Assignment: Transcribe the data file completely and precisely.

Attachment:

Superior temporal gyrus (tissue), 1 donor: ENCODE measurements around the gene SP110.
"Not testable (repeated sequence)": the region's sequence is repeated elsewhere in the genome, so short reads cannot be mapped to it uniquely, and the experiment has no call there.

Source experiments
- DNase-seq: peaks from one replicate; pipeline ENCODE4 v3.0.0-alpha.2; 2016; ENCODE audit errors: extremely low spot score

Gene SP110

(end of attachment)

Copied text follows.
Superior temporal gyrus (tissue), 1 donor: ENCODE measurements around the gene SP110.
"Not testable (repeated sequence)": the region's sequence is repeated elsewhere in the genome, so short reads cannot be mapped to it uniquely, and the experiment has no call there.

Source experiments
- DNase-seq: peaks from one replicate; pipeline ENCODE4 v3.0.0-alpha.2; 2016; ENCODE audit errors: extremely low spot score

Gene SP110